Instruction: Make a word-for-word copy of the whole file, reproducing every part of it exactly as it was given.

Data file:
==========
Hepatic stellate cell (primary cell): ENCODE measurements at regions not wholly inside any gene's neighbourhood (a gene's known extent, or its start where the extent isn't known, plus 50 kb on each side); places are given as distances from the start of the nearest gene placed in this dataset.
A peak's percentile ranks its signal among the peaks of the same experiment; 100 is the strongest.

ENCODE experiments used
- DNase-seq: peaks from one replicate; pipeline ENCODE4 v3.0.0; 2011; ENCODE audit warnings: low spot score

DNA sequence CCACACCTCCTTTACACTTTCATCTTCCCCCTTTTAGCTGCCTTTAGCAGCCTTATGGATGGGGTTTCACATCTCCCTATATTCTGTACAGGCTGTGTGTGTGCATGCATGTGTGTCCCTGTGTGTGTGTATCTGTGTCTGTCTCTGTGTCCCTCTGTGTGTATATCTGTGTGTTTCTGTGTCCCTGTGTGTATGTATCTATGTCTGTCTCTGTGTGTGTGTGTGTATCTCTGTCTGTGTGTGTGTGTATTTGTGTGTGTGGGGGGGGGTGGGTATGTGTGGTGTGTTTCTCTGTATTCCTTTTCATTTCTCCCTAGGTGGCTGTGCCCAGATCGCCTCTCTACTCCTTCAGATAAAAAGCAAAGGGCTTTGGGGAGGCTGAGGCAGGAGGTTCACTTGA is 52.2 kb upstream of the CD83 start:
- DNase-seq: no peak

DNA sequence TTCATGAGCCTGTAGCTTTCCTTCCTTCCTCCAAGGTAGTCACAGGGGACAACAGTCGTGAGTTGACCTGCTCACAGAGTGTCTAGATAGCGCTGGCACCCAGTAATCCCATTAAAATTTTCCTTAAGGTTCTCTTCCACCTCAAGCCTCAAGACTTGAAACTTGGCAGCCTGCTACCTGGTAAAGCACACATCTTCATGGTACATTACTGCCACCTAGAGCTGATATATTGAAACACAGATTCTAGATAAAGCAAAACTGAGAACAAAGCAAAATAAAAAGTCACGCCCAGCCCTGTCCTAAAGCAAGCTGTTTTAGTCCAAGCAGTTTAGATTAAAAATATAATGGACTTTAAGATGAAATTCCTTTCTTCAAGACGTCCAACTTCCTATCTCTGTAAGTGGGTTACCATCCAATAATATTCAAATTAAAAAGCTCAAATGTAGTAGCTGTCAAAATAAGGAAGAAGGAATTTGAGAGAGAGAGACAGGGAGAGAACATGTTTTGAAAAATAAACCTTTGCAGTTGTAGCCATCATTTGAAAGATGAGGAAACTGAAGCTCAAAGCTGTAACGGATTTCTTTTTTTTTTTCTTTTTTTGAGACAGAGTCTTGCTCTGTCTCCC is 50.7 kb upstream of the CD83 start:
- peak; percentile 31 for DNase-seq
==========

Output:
Hepatic stellate cell (primary cell): ENCODE measurements at regions not wholly inside any gene's neighbourhood (a gene's known extent, or its start where the extent isn't known, plus 50 kb on each side); places are given as distances from the start of the nearest gene placed in this dataset.
A peak's percentile ranks its signal among the peaks of the same experiment; 100 is the strongest.

ENCODE experiments used
- DNase-seq: peaks from one replicate; pipeline ENCODE4 v3.0.0; 2011; ENCODE audit warnings: low spot score

DNA sequence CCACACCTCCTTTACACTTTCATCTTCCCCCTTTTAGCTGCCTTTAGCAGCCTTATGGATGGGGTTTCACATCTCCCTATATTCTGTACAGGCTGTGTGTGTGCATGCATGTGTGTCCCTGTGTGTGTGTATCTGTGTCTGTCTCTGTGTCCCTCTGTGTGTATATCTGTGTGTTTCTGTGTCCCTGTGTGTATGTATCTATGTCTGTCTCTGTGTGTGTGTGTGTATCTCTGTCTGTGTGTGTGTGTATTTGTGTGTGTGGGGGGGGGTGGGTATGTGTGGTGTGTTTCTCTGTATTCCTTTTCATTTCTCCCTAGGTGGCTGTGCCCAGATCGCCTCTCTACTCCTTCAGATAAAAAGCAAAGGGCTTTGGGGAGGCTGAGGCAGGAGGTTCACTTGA is 52.2 kb upstream of the CD83 start:
- DNase-seq: no peak

DNA sequence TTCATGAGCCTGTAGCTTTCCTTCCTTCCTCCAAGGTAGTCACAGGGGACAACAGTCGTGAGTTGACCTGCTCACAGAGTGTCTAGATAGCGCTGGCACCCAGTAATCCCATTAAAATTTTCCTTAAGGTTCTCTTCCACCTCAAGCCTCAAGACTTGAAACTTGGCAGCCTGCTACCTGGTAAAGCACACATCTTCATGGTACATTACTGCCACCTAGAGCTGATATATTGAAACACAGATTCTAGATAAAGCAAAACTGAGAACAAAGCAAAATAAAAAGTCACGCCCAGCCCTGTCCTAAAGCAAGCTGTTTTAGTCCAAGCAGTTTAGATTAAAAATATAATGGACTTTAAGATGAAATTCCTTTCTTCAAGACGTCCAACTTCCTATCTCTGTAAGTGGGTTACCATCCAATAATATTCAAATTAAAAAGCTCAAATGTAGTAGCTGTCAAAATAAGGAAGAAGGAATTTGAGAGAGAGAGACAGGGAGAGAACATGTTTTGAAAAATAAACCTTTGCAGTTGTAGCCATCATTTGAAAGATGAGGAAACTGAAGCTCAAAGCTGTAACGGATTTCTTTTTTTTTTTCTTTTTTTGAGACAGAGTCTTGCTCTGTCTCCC is 50.7 kb upstream of the CD83 start:
- peak; percentile 31 for DNase-seq